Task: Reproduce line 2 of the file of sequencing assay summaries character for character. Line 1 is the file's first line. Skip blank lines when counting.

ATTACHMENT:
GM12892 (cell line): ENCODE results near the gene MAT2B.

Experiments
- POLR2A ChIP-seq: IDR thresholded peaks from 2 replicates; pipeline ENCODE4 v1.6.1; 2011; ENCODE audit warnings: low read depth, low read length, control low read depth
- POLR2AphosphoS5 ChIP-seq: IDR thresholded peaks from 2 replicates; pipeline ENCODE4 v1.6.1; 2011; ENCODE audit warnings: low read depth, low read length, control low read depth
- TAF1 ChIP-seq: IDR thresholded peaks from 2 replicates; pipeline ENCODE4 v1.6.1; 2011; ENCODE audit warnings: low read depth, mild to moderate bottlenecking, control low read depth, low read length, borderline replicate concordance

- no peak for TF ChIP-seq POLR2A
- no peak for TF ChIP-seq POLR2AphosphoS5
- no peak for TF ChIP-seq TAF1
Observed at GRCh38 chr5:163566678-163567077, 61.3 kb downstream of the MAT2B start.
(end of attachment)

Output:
Experiments